i was born here

driving down the main hill into Hettinger, i see on the other side of the town plains spreading empty to the horizon, late afternoon sun golden on the buttes. i imagine them filling, imagine this thousand-person town swelling in fast forward, plains populating with steel and concrete, buttes crowned with hotels and multi-million dollar homes, and this little main street, half its shops closed, rebuilds into the historic heart of an old downtown, little bistros and street performers and new civilization reimagining the old.

it all vanishes. i look at the plains again, at one-hundred-year-old Hettinger and the depopulating Dakotas, and wonder which is likely to happen faster, that new city or the end of humanity. and the sun setting on these hills, as it's done for millennia, seems to answer me.

this place will always be wild.


taking the puzzle apart

these days i work as a painter in a government-sponsored housing complex. most of the occupants are elderly: old farmers and ranchers, or their widows, who never made enough off the dry dakota land to settle somewhere nicer. most of them are single, and all live alone. the place is quiet. i sometimes feel it's like a native american reservation: not where these people would choose to be, living on government land, but the only place many of them have, so they stay[1]. their lives they lead here are unimaginable to me, frightening. what does one person do all day, alone in his or her apartment, without work or much physical mobility? what sort of loneliness is that, what purposeless at the end of one's life? my mind balks at imagining what everyday reality is for the occupants.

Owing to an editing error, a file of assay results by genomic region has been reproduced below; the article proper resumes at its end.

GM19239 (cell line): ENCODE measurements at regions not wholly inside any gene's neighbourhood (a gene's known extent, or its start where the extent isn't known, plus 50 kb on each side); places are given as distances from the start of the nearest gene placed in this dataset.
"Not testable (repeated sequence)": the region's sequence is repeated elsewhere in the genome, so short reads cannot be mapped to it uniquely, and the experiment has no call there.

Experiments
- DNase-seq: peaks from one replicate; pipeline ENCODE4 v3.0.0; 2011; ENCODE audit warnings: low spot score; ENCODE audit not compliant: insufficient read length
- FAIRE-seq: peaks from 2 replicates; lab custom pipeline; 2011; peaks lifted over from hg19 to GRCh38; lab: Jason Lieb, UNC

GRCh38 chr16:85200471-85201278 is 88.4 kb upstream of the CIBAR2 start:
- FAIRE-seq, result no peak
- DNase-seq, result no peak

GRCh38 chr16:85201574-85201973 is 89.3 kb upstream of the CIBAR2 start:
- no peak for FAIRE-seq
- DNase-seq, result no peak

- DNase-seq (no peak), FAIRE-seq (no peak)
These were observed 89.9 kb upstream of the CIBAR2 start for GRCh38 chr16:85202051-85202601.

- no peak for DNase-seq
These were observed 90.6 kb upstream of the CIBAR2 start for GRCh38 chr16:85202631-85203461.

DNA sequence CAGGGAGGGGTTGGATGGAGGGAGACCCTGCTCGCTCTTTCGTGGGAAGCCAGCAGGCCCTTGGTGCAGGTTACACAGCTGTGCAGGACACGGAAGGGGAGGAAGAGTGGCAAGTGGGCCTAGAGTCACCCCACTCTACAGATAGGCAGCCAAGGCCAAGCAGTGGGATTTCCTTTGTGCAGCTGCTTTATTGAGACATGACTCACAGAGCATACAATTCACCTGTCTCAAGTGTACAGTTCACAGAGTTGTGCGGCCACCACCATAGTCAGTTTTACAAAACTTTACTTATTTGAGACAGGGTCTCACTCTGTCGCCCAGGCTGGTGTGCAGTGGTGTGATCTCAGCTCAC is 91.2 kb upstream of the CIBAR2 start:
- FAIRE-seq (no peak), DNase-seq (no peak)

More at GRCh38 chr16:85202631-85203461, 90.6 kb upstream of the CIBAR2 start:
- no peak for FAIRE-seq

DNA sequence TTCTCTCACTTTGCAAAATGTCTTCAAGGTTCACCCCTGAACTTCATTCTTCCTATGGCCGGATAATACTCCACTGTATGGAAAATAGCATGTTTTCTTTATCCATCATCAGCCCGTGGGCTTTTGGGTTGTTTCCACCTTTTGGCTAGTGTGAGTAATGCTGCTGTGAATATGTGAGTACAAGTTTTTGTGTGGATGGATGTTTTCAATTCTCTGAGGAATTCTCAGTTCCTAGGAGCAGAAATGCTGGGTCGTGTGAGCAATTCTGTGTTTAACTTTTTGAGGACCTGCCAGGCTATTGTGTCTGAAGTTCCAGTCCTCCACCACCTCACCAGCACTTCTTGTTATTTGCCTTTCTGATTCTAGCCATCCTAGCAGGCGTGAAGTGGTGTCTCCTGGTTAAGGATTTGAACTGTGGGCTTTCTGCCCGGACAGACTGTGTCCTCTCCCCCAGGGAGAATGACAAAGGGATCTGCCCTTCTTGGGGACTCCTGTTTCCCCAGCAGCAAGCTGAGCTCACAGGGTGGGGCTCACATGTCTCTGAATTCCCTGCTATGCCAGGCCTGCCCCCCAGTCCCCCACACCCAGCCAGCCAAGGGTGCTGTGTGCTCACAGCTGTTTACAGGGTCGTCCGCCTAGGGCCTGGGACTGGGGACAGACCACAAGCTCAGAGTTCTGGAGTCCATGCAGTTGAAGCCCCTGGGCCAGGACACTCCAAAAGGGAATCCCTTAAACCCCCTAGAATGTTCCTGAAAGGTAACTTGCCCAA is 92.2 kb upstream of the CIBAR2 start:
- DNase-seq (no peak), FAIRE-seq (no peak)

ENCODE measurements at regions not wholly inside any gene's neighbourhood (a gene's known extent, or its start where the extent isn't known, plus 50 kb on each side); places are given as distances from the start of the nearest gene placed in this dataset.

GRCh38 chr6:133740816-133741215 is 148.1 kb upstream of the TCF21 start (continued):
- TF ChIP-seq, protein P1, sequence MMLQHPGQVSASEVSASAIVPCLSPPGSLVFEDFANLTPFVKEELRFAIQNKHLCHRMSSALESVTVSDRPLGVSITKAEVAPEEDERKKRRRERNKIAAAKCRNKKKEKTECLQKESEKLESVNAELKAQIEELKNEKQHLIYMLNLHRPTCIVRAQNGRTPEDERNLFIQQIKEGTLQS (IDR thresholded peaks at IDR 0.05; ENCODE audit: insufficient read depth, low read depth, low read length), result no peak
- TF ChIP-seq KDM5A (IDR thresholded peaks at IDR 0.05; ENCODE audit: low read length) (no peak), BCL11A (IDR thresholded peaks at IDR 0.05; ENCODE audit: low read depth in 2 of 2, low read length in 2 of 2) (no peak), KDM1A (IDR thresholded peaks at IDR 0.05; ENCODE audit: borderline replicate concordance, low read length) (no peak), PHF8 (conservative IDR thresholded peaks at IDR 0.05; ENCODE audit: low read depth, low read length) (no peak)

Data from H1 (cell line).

when i see someone around, i stop and talk with them. i want to understand who they are, how they live, want to lend them an ear if that's the kind of thing that would brighten their day. i know it would mine, in the same situation. as it is, i am alone eight hours a day, painting, and the time can get long. when i was working in the south building, i'd often see Harold in the community room, jacket on, leaning his short body over a table scattered with puzzle pieces. early in the conversation, he always says "I'm just about to leave," though he's there about half the times i walk in.

sometimes instead of him it is a kind, smiling, slightly spacey old lady with a speech impediment, sitting and working at the same puzzle. there are boxes and boxes of these puzzles on a shelf above the piano, and more hang on the walls, glued together. i had forgotten puzzles--forgotten they existed at all. i don't think i've done one in fifteen years, which is like saying i've never done one. yet here these old folks are, working at them day after day, usually one puzzle assembled and one more in the works. i will greet them, and they look up and we chat for a bit, me mostly listening, them wandering gradually back into younger days, or interior thoughts, then back to reality. from there they will either wander again, or tell me they don't want to hold me up, and i go.